"U crupu ad acqua fadi mirachili di santi."("Manure and water make saints' miracles") - My parents' saying
My parents and I have just returned from our yearly goat manure collection trip. We always go to the same local ranch to pick up enough goat manure for the summer planting. The manure has been "collecting" all year in the goats' pens, so thank goodness it doesn't smell like the manure at the nursery store. It is actually already composted and compacted. To harvest it, we go to the pens, my dad breaks up the clods of manure and shovels them into a bag my mom holds. Here are the little goats that produced our manure, which in turn will produce the best organic vegetables.
My parents always used goat manure back in Calabria and they searched the San Francisco Bay Area for many years until they found a rancher who had goats. The manure is free, because the farmer is more than happy for us to take it away.
The nutrients in the manure of cows, rabbits, chickens, sheep, horses, or goats will do wonders for your vegetable garden. If you happen to know of a farm or ranch that has animals and you don't mind harvesting their manure, you're in luck. Otherwise, go to the nursery and buy it already packaged. Don't worry; the store-bought stuff works just as well. Mix it in the soil at least three weeks before planting your vegetables. Don't be stingy. My dad spreads two inches of manure over the soil and mixes it in well. If you have a small garden or a few raised beds or planters, a few bags will do.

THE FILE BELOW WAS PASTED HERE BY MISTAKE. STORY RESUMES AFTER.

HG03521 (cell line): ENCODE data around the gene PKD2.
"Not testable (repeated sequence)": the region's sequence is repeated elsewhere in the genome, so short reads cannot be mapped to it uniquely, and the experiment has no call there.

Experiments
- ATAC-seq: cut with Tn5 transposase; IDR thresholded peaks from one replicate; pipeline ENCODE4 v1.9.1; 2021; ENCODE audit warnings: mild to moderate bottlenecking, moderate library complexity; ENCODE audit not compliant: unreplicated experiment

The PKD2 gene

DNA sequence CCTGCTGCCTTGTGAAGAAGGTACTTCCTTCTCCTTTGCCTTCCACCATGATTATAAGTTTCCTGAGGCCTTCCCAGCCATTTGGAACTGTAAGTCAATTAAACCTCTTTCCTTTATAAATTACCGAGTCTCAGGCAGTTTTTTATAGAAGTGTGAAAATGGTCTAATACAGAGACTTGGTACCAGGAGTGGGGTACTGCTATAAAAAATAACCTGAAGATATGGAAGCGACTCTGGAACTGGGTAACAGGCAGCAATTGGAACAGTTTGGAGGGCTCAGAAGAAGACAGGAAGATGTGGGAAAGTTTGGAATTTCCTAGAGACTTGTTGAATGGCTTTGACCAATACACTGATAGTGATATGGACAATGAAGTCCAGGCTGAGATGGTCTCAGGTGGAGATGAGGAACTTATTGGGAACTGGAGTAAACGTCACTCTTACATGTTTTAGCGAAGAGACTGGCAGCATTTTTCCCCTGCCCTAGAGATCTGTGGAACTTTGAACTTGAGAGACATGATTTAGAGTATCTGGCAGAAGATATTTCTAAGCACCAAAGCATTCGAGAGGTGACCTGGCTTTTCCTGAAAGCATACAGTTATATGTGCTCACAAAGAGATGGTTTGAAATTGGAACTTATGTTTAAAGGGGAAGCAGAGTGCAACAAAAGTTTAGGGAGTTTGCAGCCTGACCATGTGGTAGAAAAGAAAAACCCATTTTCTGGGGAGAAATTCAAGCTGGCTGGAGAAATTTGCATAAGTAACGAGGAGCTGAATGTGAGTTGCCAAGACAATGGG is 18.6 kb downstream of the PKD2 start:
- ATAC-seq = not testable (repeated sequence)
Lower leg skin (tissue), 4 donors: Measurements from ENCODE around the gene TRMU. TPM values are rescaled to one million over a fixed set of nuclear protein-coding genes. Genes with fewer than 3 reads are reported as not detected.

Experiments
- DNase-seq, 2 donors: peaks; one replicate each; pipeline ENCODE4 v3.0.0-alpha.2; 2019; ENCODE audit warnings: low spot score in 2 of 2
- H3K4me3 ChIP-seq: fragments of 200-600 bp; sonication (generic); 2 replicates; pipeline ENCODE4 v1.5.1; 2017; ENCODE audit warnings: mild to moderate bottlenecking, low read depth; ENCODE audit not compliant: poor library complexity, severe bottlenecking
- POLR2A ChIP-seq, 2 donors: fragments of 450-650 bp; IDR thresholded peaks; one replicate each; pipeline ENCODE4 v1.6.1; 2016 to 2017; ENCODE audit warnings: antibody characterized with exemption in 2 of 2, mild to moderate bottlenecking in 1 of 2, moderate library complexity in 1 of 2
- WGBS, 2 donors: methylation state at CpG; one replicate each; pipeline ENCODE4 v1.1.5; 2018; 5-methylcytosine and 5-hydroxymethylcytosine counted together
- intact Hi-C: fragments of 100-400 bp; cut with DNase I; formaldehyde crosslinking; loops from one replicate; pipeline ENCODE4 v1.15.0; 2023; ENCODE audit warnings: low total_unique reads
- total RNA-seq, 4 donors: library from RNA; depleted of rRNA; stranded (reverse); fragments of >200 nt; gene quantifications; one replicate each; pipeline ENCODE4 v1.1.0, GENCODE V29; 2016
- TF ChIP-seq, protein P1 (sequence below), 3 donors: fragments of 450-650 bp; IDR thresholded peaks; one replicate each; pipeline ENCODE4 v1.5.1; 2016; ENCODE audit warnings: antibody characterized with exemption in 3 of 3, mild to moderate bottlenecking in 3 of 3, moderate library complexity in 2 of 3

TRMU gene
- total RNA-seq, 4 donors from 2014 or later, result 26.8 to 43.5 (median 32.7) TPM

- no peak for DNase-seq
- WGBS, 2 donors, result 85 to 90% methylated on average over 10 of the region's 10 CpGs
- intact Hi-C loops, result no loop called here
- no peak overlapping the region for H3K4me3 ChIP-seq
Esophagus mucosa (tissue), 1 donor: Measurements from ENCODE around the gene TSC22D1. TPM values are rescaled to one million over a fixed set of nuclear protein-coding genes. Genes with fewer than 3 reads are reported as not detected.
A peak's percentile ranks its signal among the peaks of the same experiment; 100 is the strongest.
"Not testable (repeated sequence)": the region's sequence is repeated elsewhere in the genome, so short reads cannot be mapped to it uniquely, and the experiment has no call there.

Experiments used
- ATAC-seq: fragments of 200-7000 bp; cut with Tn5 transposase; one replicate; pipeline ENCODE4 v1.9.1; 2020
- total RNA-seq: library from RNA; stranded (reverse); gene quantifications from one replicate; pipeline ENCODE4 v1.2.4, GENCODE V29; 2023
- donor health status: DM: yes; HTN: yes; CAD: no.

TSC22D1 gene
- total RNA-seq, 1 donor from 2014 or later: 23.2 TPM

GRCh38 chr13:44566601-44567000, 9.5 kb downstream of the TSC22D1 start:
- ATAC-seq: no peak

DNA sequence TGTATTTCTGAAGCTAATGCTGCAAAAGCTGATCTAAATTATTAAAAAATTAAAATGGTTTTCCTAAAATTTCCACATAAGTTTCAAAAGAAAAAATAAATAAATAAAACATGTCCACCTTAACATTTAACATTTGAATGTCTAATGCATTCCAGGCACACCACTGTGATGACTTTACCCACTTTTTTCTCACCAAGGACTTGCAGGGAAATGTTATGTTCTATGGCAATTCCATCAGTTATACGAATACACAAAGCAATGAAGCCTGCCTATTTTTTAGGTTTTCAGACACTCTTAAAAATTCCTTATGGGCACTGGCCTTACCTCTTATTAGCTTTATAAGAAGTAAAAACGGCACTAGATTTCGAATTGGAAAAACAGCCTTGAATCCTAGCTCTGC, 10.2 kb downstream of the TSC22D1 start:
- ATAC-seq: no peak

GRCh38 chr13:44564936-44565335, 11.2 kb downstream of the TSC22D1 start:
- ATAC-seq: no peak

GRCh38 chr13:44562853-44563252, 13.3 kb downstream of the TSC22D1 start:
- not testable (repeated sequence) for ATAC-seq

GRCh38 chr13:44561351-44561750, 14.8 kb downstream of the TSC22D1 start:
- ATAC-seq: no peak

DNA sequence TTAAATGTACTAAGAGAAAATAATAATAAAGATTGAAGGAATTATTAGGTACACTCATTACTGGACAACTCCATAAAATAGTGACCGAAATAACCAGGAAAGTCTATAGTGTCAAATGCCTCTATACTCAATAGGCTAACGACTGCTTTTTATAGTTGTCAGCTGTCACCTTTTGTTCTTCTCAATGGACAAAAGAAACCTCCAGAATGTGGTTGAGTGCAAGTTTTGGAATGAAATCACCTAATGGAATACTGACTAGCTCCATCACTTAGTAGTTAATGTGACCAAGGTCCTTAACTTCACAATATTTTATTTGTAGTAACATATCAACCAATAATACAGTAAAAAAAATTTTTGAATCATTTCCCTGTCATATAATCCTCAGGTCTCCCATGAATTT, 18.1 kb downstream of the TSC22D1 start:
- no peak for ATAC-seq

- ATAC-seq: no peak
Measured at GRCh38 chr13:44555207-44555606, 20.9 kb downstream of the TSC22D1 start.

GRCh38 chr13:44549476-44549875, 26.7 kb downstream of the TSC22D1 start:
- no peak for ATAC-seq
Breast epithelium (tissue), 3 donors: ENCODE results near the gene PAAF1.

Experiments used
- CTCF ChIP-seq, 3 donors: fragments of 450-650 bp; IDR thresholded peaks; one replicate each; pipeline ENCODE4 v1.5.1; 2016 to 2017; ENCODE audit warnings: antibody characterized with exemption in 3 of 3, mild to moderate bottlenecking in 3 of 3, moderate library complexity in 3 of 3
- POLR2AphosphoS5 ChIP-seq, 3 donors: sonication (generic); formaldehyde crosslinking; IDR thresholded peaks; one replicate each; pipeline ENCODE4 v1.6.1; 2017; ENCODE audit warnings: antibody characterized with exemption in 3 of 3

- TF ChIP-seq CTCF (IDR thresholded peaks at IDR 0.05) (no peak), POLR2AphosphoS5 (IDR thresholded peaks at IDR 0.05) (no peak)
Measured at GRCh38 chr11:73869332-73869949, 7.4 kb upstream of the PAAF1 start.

So...how much manure did we pick up? Well, it was a total of 16 bags of about 50 pounds each, because that's all that would fit in my truck. This will be enough for my garden and my parents'.
My dad will work in the manure with his "zappa," an Italian hoe. This is his only gardening tool. He uses it to do everything: turn the soil, mix in the manure, make trenches for planting the vegetables, and till the soil. He brought his zappa from Calabria when we moved here, because he knew he would not find one in California.